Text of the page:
Analysis: Oracle buys its way backinto BPM

13 July 2004 Software giant Oracle has been neither the most vociferous nor the most highly regarded supplier of services oriented architecture (SOA) and business process management (BPM) technology, but its latest acquisition may be about to change that. At end of June Oracle, anxious not to be left behind by rivals platform rivals BEA and SAP, simultaneously announced the purchase of BPM specialist Collaxa and the instant rebranding of Collaxa’s flagship product as its own.


The move plugs an important hole in Oracle’s business process management product line. Collaxa’s business process execution language (BPEL) Server – now rebranded Oracle BPEL Process Manager – enables enterprises to use web services for more than just simple transactions. In addition to giving Oracle new workflow capabilities, it coordinates web services and helps to managers to create and execute of automated business processes, as well as providing monitoring tools to report on their progress.

“Oracle can now offer one of the most comprehensive platforms available, with functions ranging from database through BPM, and can challenge BEA, IBM Sap and other enterprise application vendors,” said the Gartner Group.

Not all analysts are as impressed as Gartner, however. Some have questioned how the software, an automated workflow that collects data from different applications to complete a specific business process, would fit in with its existing CRM and ERP applications.

Gartner itself also points out that Oracle still has considerable work to do to bring all its different products in this area together – a challenge that IBM, SAP and Tibco also face.

Oracle already had some BPM and web services capabilities in its Application Server 10g product, but these are not robust or flexible enough for most serious BPM applications. With the addition of BPEL Process Manager, Oracle users will be able to achieve true business process automation using a native implementation of the open Business Process Execution Language standard, rather than the proprietary formats used by rival systems.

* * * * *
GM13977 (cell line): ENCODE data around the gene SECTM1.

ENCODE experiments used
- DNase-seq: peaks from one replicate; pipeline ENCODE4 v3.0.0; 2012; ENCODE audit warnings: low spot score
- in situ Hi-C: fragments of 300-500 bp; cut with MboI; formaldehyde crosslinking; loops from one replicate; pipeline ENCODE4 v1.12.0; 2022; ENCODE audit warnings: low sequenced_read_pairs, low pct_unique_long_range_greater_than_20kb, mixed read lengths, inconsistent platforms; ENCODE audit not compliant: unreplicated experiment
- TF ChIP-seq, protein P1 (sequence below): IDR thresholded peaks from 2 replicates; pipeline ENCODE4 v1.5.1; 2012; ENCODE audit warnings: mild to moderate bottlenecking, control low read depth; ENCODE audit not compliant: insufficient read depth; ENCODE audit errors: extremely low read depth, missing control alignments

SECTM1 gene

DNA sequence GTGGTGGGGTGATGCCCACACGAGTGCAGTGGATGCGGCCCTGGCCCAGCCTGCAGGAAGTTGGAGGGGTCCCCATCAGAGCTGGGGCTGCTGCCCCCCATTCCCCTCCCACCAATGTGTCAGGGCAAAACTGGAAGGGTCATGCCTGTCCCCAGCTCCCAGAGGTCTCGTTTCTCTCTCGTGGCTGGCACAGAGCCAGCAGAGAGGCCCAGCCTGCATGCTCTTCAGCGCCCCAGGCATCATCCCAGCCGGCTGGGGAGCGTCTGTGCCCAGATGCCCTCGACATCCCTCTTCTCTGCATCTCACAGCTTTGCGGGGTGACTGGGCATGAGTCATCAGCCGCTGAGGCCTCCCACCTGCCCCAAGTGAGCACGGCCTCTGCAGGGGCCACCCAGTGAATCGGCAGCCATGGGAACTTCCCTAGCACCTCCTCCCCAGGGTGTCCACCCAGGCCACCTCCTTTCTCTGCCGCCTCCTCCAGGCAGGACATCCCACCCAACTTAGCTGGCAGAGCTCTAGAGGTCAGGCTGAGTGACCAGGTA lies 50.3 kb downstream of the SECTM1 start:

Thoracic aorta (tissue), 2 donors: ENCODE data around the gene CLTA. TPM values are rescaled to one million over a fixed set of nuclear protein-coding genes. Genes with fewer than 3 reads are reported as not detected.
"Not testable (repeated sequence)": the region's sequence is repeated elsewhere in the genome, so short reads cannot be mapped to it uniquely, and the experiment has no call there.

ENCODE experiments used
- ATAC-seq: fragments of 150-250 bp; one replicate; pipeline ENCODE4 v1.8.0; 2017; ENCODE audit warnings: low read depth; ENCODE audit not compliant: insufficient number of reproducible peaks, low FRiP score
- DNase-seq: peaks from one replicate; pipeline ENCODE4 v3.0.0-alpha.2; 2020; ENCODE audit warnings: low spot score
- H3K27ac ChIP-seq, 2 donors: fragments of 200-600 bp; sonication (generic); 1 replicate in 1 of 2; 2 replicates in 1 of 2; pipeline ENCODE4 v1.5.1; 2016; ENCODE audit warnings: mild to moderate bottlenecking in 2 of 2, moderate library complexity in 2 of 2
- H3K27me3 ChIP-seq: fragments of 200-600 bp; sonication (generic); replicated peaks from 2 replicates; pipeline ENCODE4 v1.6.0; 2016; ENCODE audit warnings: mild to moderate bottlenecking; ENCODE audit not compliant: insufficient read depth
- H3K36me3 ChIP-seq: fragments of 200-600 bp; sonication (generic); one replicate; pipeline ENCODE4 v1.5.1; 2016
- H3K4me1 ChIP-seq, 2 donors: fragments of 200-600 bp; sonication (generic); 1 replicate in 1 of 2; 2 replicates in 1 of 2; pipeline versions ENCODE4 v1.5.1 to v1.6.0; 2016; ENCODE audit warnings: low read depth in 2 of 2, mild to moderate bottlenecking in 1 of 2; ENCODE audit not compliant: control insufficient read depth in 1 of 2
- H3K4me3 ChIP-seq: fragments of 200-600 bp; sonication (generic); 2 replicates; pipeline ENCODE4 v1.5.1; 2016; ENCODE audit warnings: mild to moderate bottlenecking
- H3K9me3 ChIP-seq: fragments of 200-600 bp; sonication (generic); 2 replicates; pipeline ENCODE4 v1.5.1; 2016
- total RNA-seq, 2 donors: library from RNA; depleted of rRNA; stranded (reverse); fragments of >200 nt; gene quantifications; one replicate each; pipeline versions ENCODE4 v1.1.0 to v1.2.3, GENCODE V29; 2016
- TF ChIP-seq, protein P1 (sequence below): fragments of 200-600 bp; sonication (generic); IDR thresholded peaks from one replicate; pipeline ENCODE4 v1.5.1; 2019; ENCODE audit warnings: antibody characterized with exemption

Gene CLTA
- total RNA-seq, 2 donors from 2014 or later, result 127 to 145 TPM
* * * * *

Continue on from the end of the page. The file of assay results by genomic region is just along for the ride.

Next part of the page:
Although BPEL Process Manager will run on any J2EE-compliant application server, Oracle’s pricing model is clearly designed to push customers towards its own software: BPEL Process Manager costs $10,000 with Application Server 10g, $30,000 by itself.

Many things can go wrong with technology acquisitions, not the least of which are staff conflicts and an inability to integrate products successfully. But the integration is good enough already to merit a 1.0 release, and both sides seem happy with the match.

Collaxa says it is impressed with Oracle’s application server team and glad there is no “pig with lipstick to fight with”, citing Sun’s killing of three application servers through internal politics as a suitable cautionary tale.

For its part, Oracle says the acquisition has enabled it to complete its service oriented architecture and integration technology stack. With SOA and integration high on most IT decision makers’ lists of priorities, Oracle has a significant technological lead that should be giving its rivals cause for concern.

Terms of the deal were not disclosed but a Collaxa spokesperson said the company had decided to sell up “to effectively convert our technology leadership into market share leadership” as IBM and Microsoft loom on the BPEL horizon.

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Ben Rossi

Ben was Vitesse Media's editorial director, leading content creation and editorial strategy across all Vitesse products, including its market-leading B2B and consumer magazines, websites, research and...

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